2013-Present: PhD Candidate - Institute of Zoology, ZSL and University College London.
2013-Present: Member and Interim IUCN Mangrove Specialist Group Secretariat.
2013-Present: Committee Member, Reef Conservation UK.
2009-2013: Marine and Freshwater Programme Coordinator, Conservation Programmes, ZSL.
2009: General Marine Scientist, Operation Wallacea, Indonesia.
2008-2009: MSc. Marine Biology (with Distinction), Coral Reef Research Unit, University of Essex.
2005-2008: BSc. Marine and Freshwater Biology (Hons), University of Essex.
Primary Research Interests:
In a world of over 7 billion people, it is becoming ever more important to manage our natural resources efficiently. Unfortunately, many global fisheries are classified as overexploited or depleted, and there are grave concerns over their long-term sustainability. Marine Protected Areas (MPAs) have become an increasingly prominent management tool within coastal ecosystems and are included in several international conventions. Recently, a number of large MPAs have been established, including large pelagic areas, but they have faced strong opposition from members of the fishing industry. They argue that there is little evidence that large MPAs can protect highly migratory species (such as tuna) as the fish will simply move out of any protected area: MPA creation may therefore simply displace fishing effort. To date MPA efficacy is derived from relatively small-scale studies on coastal sites and it is unclear if the results of these studies apply to larger-scale pelagic systems.
My research focuses on using novel methods and modern technology to understand how effective large MPAs are in protecting populations of migratory pelagic fish species. I will be using the Chagos MPA in the Indian Ocean as my case study. Specifically I am investigating the spatial, temporal and demographic distributions of pelagic fish populations, habitat utilisation and site fidelity of the focal species. Without answers to these critical questions the management efficacy of these fish stocks will remain limited and the provision of food for the global community jeopardised.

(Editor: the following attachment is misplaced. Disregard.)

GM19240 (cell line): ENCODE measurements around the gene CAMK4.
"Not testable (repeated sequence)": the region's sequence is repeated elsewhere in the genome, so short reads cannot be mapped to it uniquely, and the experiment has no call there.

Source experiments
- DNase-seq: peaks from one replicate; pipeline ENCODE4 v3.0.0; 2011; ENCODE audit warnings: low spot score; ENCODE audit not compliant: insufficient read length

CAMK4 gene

Other Research Interests:
I have worked, and continue to work, on a number of other projects broadly based around conservation and marine ecology. Most notable is my research on mangroves, coral reefs, the European eel and the pygmy three-toed sloth.
In addition, I am also a keen wildlife photographer and am currently investigating how we can maximize the use of photography to understand the natural world and apply this technology to new areas of science.
Curnick, D.J. & Turner, C.S. (2012) Searching for the pygmy sloth – no small task. British Ecological Society Bulletin. August.
Gollock, M., Curnick, D.J., and Debney, A. (2011) Recent recruitment of juvenile eel populations in the tributaries of the River Thames. Hydrobiolgia 672: 33–37.
Naumann, E., Curnick, D.J., Suggett, D.J., Smith D.J. (2011) Mangroves reveal more robust coral species. Biodiversity Science.
Koldewey, H., Curnick, D.J., Harding, S., Harrison, L., Gollock, M. (2010) Potential benefits to fisheries and biodiversity of the Chagos Archipelago/British Indian Ocean Territory as a no-take marine reserve. Marine Pollution Bulletin 60: 1906–1916.
Curnick, D.J., Amin, R., Dyer, E.E., Riquelme, L., Voirin, B., and Turner, C.S. (submitted) A comprehensive population and habitat assessment of Bradypus pygmaeus within the mangrove forests of Escudo de Veraguas Island, Panama. Oryx.
Thompson, B.S., Clubbe, C., Koldewey, H.J.K., Curnick, D.J., Primavera, J.H. (submitted) Challenging the Economic Viability of Blue Carbon: a case study from Panay Island, the Philippines. Ecological Economics.
Dr Ben Collen, Institute of Zoology, ZSL.
Professor Kate E. Jones, University College London / Institute of Zoology, ZSL.
Dr Heather Koldewey, Conservation Programmes, ZSL.
Dr Kirsty Kemp, Institute of Zoology, ZSL.